Government denies motor committee abolition
An official has denied reports that the Yangon Region Supervisory Committee for Motor Vehicles will be abolished in September.
A GOVERNMENT official has quashed reports that the Yangon Region Supervisory Committee for Motor Vehicles will be abolished in September, although plans are still in place to absorb the committee into a new public transportation group.
The reports originated from Lieutenant Colonel Aung Ko Oo from the No 2 Yangon Traffic Police Force, who told a traffic police media briefing on August 26 that the supervisory committee would be disbanded on September 15.
This led to a series of articles in the media reporting an imminent end to the motor vehicle committee, which has responsibilities that include taxi registration and disciplining drivers and conductors on the city’s chaotic bus lines.
But U Maung Aung, secretary of the recently formed Yangon Region Transport Authority (YRTA), said the reports were completely untrue. The Yangon Region government is planning to have YRTA take over responsibility for all aspects of public transportation, but is not ready to disband the motor vehicle committee yet, he said.
“When we are ready we will make an official announcement,” he said.
The YRTA was formed in July with responsibility for addressing traffic congestion, and reforming the public bus, taxi and water transportation systems. The broad remit led many people to assume that the motor vehicle committee was obsolete.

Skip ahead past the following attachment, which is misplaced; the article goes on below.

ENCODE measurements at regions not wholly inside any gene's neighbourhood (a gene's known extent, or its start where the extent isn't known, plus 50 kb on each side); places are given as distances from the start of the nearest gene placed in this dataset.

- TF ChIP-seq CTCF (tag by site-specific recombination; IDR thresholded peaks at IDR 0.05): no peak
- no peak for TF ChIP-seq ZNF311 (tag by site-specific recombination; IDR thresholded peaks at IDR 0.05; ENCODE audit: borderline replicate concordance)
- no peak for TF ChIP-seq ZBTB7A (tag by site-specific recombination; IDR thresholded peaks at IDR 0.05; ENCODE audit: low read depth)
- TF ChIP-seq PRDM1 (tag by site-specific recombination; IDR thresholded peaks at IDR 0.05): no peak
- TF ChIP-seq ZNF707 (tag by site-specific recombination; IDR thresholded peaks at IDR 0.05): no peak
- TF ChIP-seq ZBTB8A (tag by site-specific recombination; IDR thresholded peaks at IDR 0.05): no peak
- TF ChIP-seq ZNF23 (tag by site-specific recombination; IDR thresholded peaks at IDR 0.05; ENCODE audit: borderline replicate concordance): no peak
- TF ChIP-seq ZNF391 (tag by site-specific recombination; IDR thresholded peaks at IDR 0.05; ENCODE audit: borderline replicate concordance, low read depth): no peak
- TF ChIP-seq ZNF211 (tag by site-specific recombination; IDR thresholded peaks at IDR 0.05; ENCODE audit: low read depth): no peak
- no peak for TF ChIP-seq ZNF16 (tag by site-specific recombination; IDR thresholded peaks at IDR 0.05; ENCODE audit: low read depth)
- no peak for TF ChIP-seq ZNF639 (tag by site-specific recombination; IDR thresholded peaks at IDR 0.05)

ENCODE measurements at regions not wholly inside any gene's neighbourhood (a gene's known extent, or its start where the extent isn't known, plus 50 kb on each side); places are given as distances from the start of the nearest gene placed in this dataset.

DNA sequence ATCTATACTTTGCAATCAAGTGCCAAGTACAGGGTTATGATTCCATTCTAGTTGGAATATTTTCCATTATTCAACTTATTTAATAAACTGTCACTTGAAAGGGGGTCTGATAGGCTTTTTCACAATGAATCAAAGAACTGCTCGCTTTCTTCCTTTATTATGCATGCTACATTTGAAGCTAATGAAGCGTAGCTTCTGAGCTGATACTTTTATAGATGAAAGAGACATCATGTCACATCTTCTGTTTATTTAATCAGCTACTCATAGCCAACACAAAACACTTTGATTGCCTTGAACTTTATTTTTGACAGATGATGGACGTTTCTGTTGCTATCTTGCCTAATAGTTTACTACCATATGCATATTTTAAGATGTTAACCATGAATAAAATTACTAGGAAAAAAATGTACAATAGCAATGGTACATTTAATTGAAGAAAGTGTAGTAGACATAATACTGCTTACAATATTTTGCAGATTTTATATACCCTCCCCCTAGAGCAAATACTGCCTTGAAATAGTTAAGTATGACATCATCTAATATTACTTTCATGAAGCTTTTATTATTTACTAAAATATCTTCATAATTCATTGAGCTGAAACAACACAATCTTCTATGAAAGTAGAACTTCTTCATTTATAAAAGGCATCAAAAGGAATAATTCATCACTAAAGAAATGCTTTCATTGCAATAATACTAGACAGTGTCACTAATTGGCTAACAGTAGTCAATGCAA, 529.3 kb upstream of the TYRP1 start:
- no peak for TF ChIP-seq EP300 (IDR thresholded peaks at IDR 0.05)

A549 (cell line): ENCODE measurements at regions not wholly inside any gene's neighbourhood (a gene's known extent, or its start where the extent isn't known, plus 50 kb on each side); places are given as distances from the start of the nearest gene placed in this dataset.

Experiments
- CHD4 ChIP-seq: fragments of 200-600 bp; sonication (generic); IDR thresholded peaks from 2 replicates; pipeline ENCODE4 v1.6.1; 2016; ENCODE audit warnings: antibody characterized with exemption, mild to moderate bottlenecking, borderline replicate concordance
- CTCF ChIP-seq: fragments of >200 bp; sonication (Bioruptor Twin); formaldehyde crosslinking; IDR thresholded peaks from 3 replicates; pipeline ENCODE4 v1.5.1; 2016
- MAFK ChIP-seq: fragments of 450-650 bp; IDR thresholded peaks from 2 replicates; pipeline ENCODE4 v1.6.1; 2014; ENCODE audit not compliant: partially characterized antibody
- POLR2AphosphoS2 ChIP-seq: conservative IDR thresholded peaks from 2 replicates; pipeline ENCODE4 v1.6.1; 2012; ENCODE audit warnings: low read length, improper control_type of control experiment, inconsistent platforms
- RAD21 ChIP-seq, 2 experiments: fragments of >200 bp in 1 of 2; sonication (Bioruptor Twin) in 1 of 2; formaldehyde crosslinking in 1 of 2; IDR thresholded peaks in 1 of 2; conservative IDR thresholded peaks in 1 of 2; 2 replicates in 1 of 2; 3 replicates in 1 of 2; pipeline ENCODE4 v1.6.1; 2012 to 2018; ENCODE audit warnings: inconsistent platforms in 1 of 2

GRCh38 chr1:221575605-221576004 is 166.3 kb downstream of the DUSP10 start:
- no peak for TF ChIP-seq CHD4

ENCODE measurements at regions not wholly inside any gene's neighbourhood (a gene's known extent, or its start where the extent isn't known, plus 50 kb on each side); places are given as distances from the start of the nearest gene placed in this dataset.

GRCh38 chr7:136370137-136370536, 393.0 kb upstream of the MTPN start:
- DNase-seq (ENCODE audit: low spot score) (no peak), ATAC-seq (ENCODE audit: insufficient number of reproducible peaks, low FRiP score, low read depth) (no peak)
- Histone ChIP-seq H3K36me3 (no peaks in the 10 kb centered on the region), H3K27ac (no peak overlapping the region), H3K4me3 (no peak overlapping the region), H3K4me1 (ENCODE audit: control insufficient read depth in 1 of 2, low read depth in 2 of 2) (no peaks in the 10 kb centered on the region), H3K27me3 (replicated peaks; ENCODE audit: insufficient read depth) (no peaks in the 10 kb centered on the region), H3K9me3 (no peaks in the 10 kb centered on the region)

Yangon Region Chief Minister U Phyo Min Thein said later that same month that although the motor vehicle committee would be replaced by the new transport authority, the committee’s members would be absorbed into the YRTA.
But that has yet to happen, and despite assumptions to the contrary the motor vehicle committee is still acting as disciplinarian for the city’s bus lines.
“We haven’t received any direction [that the committee is being abolished],” said committee chair U Hla Aung on August 29. “People thought that after the YRTA was formed the committee was no more, but we’re still carrying out our duties.”
Aggrieved commuters with complaints about the public bus system should still contact the committee as before, he added. U Maung Aung echoed that the committee was still in charge of such cases, but that responsibility would eventually fall to the YRTA.
The transport authority is already working to update Yangon’s bus system with a plan to reduce the number of lines from around 350 to 50 and to have public-private partnership firms apply to run them. The application deadline for firms interested in running the new bus lines is today. The new body also plans to reform the taxi system, creating defined taxi stands and a new registration system, which it hopes will reduce traffic congestion.
“We’re going to emphasise public convenience,” said U Maung Aung of the YRTA’s reform plans. “Buses and taxis are everywhere on Yangon’s roads and traffic jams are regular.”
Taxi drivers also break rules of the road to pick up and find passengers, and taxi stands will help prevent this, he said. The YRTA is also planning a GPS system to monitor taxi locations, U Maung Aung added.
‘People thought ... the committee was no more, but we’re still carrying out our duties.’
U Hla Aung Supervisory Committee
Yangon’s buses and taxis are both expected to be reformed by the Yangon Region Transport Authority.